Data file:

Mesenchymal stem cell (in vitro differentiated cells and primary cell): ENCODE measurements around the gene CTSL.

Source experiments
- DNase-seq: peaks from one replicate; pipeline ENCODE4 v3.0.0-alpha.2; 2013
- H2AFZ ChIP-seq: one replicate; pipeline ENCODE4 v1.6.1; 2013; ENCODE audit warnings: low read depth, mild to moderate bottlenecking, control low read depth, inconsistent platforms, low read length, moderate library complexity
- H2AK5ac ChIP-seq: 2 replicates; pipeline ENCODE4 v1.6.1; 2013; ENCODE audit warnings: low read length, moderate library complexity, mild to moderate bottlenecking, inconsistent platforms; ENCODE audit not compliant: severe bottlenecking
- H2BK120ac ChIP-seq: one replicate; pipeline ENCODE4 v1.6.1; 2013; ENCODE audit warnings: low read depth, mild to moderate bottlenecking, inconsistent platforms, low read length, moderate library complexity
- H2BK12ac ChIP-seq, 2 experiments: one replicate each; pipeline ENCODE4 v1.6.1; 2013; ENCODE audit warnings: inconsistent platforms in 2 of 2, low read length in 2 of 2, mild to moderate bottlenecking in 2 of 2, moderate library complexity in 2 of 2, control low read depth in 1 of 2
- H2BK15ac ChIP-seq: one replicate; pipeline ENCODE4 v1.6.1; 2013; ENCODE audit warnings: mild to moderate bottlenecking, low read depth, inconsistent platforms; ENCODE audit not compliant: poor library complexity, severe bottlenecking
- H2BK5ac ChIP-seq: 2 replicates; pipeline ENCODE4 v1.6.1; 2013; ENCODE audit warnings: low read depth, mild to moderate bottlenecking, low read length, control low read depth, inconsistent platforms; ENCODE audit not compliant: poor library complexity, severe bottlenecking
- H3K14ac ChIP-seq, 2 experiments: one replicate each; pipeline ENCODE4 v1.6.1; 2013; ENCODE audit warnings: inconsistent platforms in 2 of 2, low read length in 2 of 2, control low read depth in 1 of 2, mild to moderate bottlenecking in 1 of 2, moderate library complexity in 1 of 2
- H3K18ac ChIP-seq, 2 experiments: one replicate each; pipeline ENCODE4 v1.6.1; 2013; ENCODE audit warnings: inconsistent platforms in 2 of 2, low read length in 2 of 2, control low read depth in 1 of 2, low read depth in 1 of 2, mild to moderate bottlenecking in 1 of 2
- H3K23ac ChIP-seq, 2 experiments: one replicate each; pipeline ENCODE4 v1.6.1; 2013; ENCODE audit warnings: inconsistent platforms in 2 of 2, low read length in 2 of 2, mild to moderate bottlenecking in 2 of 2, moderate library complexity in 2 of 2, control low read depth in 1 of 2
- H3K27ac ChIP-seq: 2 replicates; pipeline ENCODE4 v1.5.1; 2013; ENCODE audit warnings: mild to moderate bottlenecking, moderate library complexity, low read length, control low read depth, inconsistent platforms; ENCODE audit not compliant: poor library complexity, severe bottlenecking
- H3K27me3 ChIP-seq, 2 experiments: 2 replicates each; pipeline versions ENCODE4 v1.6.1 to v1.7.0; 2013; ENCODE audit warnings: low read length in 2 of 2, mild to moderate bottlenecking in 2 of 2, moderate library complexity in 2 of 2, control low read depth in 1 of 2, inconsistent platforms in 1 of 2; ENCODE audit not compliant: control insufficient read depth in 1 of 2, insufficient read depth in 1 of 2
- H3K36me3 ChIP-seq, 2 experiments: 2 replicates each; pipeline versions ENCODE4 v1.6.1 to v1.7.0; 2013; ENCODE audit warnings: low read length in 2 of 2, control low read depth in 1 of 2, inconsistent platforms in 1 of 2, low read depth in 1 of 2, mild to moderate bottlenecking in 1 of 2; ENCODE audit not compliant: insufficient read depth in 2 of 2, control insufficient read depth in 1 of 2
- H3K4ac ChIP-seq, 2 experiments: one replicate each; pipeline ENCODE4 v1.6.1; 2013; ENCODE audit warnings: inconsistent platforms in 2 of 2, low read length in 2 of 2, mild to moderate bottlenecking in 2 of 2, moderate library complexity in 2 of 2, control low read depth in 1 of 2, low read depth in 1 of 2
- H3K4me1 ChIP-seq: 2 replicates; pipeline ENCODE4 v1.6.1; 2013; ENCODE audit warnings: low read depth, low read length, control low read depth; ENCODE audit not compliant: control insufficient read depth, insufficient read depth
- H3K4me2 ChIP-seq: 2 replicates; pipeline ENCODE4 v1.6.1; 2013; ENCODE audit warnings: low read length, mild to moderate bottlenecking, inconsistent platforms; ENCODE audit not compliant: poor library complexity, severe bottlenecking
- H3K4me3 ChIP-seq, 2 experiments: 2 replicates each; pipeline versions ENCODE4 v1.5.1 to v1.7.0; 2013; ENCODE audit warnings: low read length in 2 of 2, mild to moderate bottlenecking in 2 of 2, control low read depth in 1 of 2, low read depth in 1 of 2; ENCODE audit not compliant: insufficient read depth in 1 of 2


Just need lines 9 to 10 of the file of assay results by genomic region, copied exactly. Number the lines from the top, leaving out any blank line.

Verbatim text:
- H2BK5ac ChIP-seq: 2 replicates; pipeline ENCODE4 v1.6.1; 2013; ENCODE audit warnings: low read depth, mild to moderate bottlenecking, low read length, control low read depth, inconsistent platforms; ENCODE audit not compliant: poor library complexity, severe bottlenecking
- H3K14ac ChIP-seq, 2 experiments: one replicate each; pipeline ENCODE4 v1.6.1; 2013; ENCODE audit warnings: inconsistent platforms in 2 of 2, low read length in 2 of 2, control low read depth in 1 of 2, mild to moderate bottlenecking in 1 of 2, moderate library complexity in 1 of 2